#2: Maintain Rituals From Home

“Hey, Mom, what are we having for dinner tonight?”

Zach asked this at eight in the morning.  He’s always been on the anxious side, and he needs to line out the whole day as soon as possible. Before I’ve finished the breakfast dishes, he wants to know what’s for dinner.

“What night is it?” I ask in return.

“Saturday.”

“So what are we having?”

“Arroz con pollo?”

“Right, buddy.”

At home the answer would have been different, but while we’re here in Costa Rica for three months, Saturday night is chicken and rice night.

I hate having the same thing every week.  I want to decide at three that I’m in the mood for cerviche.  But last year I read Simplicity Parenting, by Kim John Payne, and I was struck by how chaotic our lives were in contrast to the book’s vision of family. Much of our chaos can’t be changed, or we don’t want to change.  Which makes predictable rhythms or practices all the more important for our children.  After reading the book, we instituted a weekly eating schedule.  We tweaked it a bit when we got here, but having experienced the benefits of the schedule when we were home, we wouldn’t think of going without one while we are on an extended trip. The schedule is predictable, and that predictability helps the kids feel safe when so much else is uncertain and unknown.

Dinner schedules are just one example of the rhythms that shape the hearts and minds of my children. This is true if for no other reason than that those rhythms teach them what we care enough about to do regularly.

And the truth is that they are shaped by the rhythms more than the exceptions to those rhythms.  The big trip – to China or Disney World – doesn’t matter nearly as much as the weekly Saturday morning bike ride.  Neither do the occasional times you lose your cool compare to the nightly prayer you utter each night before bed.  Rhythms matter.  They serve as anchors, and perhaps especially so when you travel.  Which is why they made my list of the top 10 tips for traveling with children.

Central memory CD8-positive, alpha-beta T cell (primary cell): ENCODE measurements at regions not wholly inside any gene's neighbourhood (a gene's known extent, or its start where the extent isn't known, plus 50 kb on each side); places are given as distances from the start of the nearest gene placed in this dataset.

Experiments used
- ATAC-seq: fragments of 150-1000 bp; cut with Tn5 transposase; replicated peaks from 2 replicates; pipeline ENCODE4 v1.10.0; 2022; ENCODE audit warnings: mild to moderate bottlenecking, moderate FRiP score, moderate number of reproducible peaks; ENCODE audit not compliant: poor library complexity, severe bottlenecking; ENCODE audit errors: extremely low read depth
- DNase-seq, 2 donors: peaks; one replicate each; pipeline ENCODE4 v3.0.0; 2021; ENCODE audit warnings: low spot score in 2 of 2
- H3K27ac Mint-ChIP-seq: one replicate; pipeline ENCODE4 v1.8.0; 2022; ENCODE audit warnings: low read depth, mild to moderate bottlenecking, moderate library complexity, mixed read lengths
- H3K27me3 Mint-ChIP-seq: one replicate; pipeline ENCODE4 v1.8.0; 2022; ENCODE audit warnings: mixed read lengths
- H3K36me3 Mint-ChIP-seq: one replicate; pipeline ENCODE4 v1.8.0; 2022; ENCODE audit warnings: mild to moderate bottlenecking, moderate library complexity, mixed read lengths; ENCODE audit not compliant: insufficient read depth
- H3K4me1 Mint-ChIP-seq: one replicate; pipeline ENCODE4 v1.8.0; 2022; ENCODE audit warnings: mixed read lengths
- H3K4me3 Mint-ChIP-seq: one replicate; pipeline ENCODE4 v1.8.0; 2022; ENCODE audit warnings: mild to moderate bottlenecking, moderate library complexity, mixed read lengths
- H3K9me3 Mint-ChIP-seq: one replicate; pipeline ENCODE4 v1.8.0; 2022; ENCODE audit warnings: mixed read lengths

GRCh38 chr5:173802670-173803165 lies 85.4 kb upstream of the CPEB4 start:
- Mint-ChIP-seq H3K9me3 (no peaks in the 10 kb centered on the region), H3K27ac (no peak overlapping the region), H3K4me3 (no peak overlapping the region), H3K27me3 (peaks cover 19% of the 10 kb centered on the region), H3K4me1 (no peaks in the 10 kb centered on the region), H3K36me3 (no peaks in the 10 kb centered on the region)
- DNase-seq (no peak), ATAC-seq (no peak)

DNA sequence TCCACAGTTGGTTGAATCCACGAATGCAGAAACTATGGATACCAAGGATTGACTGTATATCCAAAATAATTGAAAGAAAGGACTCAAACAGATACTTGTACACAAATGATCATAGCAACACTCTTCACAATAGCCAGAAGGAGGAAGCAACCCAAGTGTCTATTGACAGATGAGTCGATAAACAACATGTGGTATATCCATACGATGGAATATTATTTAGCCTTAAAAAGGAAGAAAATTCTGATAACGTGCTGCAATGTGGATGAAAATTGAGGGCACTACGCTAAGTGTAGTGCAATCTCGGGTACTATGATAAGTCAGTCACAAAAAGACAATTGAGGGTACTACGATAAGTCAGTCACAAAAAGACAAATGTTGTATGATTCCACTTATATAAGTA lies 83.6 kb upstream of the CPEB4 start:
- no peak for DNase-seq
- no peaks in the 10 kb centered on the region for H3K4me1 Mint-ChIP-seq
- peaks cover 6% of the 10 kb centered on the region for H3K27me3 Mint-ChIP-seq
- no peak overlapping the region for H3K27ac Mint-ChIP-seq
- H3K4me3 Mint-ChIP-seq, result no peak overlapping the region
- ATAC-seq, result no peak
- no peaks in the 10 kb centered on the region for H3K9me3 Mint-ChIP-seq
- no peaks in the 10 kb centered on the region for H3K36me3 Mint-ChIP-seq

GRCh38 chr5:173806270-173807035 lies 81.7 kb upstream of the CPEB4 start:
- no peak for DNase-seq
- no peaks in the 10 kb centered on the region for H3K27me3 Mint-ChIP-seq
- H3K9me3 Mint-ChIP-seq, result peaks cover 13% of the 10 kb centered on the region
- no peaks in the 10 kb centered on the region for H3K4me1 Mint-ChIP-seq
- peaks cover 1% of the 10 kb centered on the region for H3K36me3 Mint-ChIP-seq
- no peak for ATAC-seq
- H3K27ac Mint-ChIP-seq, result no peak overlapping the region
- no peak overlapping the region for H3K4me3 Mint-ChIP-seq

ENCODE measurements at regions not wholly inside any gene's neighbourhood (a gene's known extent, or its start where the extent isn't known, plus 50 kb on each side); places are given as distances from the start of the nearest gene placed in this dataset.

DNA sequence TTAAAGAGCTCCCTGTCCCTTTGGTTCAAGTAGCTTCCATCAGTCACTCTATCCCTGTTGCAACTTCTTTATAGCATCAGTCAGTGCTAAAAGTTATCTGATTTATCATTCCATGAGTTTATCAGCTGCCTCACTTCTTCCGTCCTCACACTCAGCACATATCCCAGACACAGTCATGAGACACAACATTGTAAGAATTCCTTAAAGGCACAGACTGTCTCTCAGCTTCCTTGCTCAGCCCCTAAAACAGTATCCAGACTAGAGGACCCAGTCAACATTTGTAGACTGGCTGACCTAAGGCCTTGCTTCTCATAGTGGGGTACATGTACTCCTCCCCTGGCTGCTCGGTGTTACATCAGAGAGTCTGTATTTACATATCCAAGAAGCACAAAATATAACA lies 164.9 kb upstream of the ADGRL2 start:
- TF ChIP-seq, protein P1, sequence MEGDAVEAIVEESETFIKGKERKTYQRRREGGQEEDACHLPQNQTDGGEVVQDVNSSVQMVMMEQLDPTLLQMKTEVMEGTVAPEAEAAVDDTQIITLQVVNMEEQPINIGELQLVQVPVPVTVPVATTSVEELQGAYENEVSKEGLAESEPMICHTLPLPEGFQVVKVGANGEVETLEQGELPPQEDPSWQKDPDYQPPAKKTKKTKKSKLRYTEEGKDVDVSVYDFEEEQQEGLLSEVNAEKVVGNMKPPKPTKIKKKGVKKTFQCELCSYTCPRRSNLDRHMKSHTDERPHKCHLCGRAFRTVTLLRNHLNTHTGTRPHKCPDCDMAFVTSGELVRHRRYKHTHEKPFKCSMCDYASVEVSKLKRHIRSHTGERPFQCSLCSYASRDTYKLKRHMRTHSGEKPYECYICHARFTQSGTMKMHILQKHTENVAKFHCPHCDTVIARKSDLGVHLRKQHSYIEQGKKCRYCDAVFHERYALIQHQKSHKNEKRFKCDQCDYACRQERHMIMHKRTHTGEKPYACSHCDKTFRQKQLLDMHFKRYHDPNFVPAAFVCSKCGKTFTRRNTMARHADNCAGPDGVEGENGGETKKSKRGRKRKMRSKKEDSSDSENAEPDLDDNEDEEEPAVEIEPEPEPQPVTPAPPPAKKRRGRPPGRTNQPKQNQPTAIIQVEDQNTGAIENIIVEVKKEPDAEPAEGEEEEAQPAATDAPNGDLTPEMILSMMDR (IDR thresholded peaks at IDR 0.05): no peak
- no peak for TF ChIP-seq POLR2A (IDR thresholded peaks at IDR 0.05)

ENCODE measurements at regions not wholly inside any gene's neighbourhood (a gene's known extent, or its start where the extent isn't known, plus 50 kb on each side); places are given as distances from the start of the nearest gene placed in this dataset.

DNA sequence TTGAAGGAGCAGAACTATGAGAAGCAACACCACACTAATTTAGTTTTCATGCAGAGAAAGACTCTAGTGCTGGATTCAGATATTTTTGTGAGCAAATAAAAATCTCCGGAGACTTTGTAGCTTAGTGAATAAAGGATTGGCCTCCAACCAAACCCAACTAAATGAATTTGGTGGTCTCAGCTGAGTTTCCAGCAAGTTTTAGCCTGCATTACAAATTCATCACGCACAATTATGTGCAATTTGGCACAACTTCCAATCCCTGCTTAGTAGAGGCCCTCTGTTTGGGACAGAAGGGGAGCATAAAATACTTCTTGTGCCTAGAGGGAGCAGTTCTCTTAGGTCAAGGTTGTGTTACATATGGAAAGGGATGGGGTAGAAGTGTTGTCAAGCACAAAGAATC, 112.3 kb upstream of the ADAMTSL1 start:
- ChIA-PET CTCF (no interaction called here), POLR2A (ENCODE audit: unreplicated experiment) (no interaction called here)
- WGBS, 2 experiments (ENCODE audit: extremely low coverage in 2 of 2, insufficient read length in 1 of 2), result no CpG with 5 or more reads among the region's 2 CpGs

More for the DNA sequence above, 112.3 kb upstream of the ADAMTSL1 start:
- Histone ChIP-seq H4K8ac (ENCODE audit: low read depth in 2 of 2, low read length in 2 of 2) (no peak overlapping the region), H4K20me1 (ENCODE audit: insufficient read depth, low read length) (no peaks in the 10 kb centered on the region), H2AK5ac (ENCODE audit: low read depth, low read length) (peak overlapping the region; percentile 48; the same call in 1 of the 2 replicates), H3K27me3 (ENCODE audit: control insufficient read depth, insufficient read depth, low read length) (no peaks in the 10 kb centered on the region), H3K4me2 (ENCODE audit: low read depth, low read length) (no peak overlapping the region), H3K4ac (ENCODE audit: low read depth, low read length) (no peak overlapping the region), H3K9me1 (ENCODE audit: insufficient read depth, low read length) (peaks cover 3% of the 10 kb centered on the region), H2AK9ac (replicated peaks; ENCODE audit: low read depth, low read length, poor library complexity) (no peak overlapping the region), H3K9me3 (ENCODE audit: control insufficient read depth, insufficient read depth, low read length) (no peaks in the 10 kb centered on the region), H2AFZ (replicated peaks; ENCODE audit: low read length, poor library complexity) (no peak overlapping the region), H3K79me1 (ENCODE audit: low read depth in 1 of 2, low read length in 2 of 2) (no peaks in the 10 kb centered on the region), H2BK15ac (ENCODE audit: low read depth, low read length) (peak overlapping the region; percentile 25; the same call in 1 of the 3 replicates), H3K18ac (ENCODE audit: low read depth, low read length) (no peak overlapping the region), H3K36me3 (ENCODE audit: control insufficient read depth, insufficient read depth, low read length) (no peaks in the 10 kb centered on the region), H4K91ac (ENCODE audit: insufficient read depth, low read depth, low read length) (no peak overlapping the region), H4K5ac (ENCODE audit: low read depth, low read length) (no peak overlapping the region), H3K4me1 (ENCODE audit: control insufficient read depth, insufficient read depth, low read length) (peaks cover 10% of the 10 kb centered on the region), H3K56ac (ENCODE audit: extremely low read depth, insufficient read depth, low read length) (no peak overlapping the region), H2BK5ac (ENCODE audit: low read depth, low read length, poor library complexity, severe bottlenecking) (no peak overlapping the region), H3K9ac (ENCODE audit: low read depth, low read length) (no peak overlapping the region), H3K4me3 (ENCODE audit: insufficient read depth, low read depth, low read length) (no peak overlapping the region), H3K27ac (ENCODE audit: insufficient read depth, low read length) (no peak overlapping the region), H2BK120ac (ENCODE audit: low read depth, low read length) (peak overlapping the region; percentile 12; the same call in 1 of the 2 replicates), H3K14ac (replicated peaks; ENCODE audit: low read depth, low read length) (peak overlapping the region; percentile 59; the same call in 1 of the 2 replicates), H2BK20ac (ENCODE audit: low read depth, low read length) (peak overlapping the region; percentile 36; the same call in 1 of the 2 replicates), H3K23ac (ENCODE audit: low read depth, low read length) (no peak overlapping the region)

Here are a few of the daily and weekly rhythms that we transported with us from home, each tweaked a bit to fit our life here:

1.  Nightly Prayers. If we don’t pray for the boys at night, they holler, “We can’t sleep without prayer!”  Jeff prays that God would help them sleep.  I pray the priestly blessing over all three of them.  It’s the blessing that Aaron prayed over the Israelites.

The LORD bless you and keep you;
The LORD make His face shine upon you,
And be gracious to you;
The LORD lift up His countenance upon you,
And give you peace.

 

I add All the days of your life to the end.  It’s the boys favorite part of the prayer.  Each night, they shout out that last line in unison with me.

2. Family Devotions. We meet Monday, Wednesday, and Friday morning for family devotions.  We do Sorry, Thank You, Please prayers and read the Bible.  I don’t know that the kids particularly like this rhythm, or rely on its predictability as an anchor in their lives.  But it certainly lets them know what we think is important.

3. Sabbath. Every Friday night, we butcher the Hebrew prayers; I light the Sabbath candles; we bless and drink the wine; we break and eat bread (challah is hard to come by in Costa Rica); and then we eat pizza.  That last bit is not part of the ancient tradition, but I think that if the Rabbis had known about pizza back then, it would have been.

You may have noticed that all of the rhythms we brought with us to Costa Rica, except for the dinner rotation, revolve around prayer of some kind.  If our kids are ever asked, “Based on what your parents did regularly with you, what would you say they believed,” they would have to say, “I guess they thought we needed a whole lotta prayer.”

And they would be right.


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